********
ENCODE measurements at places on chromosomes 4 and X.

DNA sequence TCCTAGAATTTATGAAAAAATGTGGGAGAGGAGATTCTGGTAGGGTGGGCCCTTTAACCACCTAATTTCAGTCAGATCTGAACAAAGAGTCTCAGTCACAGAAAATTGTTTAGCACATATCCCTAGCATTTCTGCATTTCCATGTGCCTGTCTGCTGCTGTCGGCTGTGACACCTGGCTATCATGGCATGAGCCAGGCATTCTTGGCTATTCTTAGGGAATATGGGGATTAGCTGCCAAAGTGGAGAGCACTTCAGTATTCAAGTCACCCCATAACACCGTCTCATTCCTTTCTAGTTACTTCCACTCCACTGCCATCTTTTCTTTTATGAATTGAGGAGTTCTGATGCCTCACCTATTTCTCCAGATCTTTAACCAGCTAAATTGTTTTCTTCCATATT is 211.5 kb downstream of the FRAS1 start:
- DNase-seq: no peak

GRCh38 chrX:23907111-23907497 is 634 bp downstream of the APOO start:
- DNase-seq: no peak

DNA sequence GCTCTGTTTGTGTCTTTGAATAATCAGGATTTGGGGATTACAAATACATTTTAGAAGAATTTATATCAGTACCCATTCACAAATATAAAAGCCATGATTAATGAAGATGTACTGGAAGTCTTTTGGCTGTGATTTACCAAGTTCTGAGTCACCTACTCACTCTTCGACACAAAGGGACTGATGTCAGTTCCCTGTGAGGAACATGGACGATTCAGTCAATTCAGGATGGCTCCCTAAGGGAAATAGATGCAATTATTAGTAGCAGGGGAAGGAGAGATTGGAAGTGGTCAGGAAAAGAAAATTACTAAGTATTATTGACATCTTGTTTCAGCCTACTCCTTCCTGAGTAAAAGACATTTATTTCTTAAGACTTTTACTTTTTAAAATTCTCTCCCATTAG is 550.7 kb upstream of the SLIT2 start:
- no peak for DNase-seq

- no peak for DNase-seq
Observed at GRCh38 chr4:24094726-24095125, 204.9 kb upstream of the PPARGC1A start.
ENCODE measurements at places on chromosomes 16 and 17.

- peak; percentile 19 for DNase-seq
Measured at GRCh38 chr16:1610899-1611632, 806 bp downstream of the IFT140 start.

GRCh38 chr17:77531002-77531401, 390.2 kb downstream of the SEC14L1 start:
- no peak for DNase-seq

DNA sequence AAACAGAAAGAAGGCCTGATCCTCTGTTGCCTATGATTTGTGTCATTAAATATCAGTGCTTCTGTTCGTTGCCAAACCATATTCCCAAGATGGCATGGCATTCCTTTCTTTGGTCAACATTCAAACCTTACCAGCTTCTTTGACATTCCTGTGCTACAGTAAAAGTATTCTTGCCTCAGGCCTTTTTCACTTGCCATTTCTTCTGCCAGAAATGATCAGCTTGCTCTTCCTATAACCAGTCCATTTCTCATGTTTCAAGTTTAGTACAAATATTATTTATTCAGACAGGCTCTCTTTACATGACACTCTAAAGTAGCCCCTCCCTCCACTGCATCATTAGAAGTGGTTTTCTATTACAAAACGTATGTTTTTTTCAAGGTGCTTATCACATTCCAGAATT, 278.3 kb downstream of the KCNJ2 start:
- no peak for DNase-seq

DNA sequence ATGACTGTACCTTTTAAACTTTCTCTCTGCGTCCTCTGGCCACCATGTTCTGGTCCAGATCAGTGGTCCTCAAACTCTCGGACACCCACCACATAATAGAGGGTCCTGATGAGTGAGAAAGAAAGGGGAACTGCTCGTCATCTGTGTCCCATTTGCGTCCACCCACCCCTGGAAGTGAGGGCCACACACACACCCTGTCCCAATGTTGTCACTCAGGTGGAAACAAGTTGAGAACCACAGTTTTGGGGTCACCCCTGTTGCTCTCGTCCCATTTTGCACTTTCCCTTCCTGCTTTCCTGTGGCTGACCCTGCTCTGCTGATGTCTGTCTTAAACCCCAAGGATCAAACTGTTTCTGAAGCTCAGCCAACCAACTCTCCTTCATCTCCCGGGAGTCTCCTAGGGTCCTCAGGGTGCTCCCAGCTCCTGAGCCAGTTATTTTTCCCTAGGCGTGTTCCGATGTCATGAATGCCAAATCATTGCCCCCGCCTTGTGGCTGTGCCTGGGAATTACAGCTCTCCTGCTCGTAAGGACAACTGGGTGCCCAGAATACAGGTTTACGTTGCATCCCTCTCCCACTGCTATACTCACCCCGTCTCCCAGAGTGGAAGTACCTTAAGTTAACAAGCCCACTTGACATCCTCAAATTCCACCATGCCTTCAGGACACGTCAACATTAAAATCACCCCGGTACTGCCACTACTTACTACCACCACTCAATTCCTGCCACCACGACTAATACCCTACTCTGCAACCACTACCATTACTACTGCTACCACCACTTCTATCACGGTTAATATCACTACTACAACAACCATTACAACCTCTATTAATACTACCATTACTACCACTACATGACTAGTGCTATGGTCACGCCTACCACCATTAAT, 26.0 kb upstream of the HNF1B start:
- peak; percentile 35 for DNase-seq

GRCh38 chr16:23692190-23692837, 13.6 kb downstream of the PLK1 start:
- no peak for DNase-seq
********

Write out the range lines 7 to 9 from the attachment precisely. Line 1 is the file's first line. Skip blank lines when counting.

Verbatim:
- no peak for DNase-seq

- no peak for DNase-seq
Observed at GRCh38 chr4:24094726-24095125, 204.9 kb upstream of the PPARGC1A start.